Mortgage Broker vs. Loan Officer
Either a mortgage broker or a mortgage banker may work with you when you need a mortgage loan. As both a mortgage broker and lending officer can help you buy a new home, it's easy to confuse the two. However, it will be valuable to recognize the difference between the two jobs so you have clear expectations of them as you enter the mortgage application process.
What is a Mortgage Broker?
A mortgage broker is someone or group that is an independent agent for the mortgage loan borrower as well as the lender. A mortgage broker coordinates things between you and your lender, which can be one of the following: a credit union, bank, trust company, finance company, mortgage corporation or even an individual, private investor. Acting as a facilitator between you and your lender, your mortgage broker can match you with a credit union, bank, trust company, finance company, mortgage corporation or even an individual, private investor. You use a mortgage broker to examine your financial situation and lead you to the lender who has the right mortgage loan for you. From application to closing, your mortgage broker works with you: offering your application to a number of lenders, and coordinating the process with the lender through to closing. The broker receives a commission from the borrower upon closing.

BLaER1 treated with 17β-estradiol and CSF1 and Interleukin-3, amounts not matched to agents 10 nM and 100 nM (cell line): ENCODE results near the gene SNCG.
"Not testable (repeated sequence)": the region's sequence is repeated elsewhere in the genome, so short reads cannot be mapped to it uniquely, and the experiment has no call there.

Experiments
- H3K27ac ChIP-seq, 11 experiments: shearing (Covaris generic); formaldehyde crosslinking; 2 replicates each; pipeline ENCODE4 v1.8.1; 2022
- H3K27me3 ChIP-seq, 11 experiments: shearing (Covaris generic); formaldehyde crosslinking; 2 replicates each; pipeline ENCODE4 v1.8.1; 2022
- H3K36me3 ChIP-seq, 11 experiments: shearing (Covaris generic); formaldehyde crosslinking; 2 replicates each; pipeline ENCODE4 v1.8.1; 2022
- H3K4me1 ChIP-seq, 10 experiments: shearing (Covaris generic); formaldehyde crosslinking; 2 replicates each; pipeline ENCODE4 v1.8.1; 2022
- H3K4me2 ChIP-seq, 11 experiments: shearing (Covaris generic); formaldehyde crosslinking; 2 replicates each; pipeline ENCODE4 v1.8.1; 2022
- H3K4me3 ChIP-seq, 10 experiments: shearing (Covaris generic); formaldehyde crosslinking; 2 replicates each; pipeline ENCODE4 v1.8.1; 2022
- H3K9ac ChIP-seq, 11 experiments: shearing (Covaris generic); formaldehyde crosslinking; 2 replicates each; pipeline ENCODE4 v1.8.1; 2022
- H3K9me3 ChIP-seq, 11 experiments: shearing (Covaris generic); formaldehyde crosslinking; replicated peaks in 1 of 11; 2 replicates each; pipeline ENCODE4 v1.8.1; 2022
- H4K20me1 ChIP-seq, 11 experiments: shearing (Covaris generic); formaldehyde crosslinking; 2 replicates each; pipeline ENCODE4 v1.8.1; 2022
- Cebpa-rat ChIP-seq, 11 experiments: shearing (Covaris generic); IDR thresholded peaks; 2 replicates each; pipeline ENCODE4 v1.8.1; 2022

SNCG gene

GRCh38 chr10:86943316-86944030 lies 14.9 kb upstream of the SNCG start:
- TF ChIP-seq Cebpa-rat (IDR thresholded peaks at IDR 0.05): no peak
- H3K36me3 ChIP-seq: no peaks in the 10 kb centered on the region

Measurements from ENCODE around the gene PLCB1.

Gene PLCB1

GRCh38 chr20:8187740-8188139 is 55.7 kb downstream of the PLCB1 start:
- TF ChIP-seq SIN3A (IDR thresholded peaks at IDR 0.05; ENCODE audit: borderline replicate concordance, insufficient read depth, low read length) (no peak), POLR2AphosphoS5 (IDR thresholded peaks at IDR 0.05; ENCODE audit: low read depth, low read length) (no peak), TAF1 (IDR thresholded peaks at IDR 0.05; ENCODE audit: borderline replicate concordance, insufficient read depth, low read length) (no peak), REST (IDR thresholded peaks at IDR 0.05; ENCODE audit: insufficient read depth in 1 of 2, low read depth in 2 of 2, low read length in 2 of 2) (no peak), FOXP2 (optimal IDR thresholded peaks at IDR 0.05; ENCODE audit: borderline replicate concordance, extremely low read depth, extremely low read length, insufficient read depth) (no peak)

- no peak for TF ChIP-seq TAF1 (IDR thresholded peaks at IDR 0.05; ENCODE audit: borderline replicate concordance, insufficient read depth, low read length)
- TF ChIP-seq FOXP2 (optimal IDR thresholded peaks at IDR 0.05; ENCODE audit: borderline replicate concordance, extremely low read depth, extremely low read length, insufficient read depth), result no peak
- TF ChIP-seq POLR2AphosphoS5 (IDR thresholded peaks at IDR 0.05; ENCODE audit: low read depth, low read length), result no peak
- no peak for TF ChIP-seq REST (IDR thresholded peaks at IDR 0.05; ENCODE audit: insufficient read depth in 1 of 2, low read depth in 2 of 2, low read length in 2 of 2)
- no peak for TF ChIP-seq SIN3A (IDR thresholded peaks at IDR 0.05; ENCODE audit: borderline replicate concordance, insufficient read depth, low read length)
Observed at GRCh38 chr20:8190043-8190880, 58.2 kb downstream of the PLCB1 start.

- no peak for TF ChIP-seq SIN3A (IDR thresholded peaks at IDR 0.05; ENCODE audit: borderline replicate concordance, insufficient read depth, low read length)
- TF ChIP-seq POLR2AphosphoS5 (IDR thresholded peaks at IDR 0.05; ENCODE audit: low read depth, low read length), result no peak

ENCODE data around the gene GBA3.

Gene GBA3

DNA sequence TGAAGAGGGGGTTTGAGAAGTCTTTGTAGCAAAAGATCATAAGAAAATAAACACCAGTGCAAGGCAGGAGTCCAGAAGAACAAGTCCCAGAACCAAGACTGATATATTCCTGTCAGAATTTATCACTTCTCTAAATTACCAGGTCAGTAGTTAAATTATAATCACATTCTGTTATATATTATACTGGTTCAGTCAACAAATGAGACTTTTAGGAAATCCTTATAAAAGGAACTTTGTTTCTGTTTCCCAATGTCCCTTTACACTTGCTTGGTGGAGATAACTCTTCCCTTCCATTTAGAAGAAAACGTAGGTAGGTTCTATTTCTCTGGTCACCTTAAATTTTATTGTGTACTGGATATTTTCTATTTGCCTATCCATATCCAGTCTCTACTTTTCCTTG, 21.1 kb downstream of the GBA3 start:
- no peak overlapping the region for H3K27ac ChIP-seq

Lending Institutions (banks, finance companies, and others) employ loan officers to market, and process mortgage loans on behalf of that specific institution alone. Although a loan officer may offer quite a variety of loan programs, they will be programs of that specific lender.
A mortgage banker represents you to the bank or other lending institution. From selecting a loan program to closing, a loan officer can guide you through the process. Lenders compensate their mortgage bankers with a salary or commission.
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